Kvandermeer wrote:Hello, we're Americans living in the UK and as of today, the school's plan is a full on-campus return, complete with clubs, sports and indoor swimming. We have three kids ages 7, 8, and 10. Our 10 yo is APOE4/4 and "recovered" (it's ongoing; he still struggles to mount a proper immune response and a variety of vestibular malfunctions) from vaccine damage. ...What would you do and why? Thank you.
Welcome, Kvandermeer! The decisions you face are painfully difficult, and obviously don't end with simply deciding "go/no go", since either leads to further decisions.(Stay home how long? Do what if a child in another class tests positive?)
There are no right answers here, and you're right: the UK Biobank Study was of senior citizens and the numbers are probably not sufficient to make conclusions for young children, particularly since the data had not been updated since 2017 to include any recent diagnosis of dementia--a known risk factor for severe disease.
FWIW, my 5 year old grandson was exposed for up to two days to two difference classmates later diagnosed with confirmed COVID-19 in his preschool program in early March. No children, to my knowledge, caught it from them at preschool--a setting not known for social distance, no bodily contact or un-runny noses! I can't rule out the possibility that he or others were completely asymptomatic; if so, it doesn't seem they infected others at school or home. (Given the connections between families at this small school, word would have gotten out.)
I'm also the parent of a son who had surgery on his esophagus at birth and heart surgery at age 5, who had significant asthma and frequent bronchitis and pneumonia as a child. Like you and your spouse, my husband and I learned early on that there are no easy answers. We chose what we thought was our best (or most reasonable option) in many situations and didn't worry about what others would have done. Luckily, he is now a healthy, happy adult, and has managed to get through a week in hospital isolation in 2009 due to H1N1 influenza. It didn't help my anxiety that it was a 24 hour flight away, and he hadn't told us until he was getting better, but it taught me that he was careful (he took himself to the hospital at the first sign of breathing difficulty) and resilient. Do I still worry about him? Absolutely--and also glad that we listened to a doctor who encouraged us to never treat him as fragile.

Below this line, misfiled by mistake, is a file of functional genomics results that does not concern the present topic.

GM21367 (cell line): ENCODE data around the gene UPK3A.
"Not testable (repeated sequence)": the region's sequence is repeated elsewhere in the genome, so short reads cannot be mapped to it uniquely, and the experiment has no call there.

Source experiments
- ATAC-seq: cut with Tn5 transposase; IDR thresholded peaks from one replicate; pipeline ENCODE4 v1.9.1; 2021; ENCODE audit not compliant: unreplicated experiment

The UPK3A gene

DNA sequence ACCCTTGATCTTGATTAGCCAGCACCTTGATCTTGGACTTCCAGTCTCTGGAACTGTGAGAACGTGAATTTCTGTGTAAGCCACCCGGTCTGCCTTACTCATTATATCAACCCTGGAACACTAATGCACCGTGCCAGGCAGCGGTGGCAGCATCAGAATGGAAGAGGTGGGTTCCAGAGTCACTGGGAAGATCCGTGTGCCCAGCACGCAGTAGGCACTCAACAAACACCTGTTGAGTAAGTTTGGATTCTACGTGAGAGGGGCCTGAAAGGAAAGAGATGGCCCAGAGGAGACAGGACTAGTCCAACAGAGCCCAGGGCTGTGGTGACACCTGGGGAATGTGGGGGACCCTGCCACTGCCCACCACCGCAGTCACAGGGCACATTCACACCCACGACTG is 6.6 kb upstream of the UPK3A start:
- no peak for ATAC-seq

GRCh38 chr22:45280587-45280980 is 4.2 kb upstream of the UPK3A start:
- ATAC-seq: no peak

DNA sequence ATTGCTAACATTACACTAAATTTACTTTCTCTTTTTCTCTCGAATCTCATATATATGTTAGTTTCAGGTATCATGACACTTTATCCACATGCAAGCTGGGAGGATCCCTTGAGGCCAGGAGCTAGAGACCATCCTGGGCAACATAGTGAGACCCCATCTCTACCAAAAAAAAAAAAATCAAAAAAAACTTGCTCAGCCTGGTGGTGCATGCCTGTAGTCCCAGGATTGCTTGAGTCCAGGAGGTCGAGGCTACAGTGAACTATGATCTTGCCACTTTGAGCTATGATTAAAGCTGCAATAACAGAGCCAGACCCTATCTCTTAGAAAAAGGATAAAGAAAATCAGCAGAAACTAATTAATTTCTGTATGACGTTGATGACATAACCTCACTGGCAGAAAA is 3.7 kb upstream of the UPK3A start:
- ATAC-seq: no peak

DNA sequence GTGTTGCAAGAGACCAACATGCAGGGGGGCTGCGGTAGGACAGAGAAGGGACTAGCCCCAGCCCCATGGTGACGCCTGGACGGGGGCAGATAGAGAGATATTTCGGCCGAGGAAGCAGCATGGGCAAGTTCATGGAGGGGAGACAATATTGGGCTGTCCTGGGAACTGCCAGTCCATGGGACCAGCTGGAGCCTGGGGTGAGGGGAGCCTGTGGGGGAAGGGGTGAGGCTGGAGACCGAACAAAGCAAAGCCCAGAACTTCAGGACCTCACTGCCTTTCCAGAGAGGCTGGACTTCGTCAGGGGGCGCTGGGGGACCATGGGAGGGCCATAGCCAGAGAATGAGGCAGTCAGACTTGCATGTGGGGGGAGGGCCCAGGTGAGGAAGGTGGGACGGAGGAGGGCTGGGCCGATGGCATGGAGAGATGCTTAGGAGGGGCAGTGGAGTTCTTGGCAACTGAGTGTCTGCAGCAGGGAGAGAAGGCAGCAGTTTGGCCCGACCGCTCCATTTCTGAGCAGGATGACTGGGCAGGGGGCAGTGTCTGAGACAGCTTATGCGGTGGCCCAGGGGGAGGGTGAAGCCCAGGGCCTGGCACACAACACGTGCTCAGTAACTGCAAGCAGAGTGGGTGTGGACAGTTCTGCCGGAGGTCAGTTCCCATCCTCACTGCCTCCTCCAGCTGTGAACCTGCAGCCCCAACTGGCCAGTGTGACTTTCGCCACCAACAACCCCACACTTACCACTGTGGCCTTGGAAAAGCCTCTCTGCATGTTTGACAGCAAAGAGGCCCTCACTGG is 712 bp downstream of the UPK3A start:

If I were in your situation, I would look at the local positivity rate for testing and the incidence rate (how many cases per 100,000) to see if the virus is rampant. In a situation like we have had in some US cities, I would be leery; in other US cities, I would be much more ready to gingerly try it. BUT, I would also want to hear in great detail the school's plans for mask-wearing, for not having kids play contact sports in PE or on the playground, for not singing in chorus or sharing food at lunch. I'd also want to hear what the plans are for keeping kids in "pods" so that a group of 15 or so might be in the fifth grade class with one or two teachers coming in during the day. If a child in his class got sick, I would want the school (or local contact tracer) to notify me if he was within 6 feet of that child for more than 10 minutes in the 48 hours before symptoms started, or the positive test was taken.
If so, I would quarantine my son at home and try to have him and the family wear a mask and avoid hugs and kisses for 5-7 days (data suggest 90% of symptoms start within 5-7 days after exposure and that the infectious period is about 2 days before symptoms appear and about 3 days afterwards). I'd ask for a test within 2-4 days, to be able to tell early if he is positive, assuming you can get results back quickly.
But that's just me and I'm neither an epidemiologist nor an infectious disease doctor! You need to be able to sleep at night and know that he will be okay no matter what. If he's home from school, it won't be for the next 8 years; if he goes back; you can always change your mind. Don't worry about ApoE 4 in this equation--it's enormously unlikely to be a factor, IMHO.
Hugs from a 4/4 grandmother.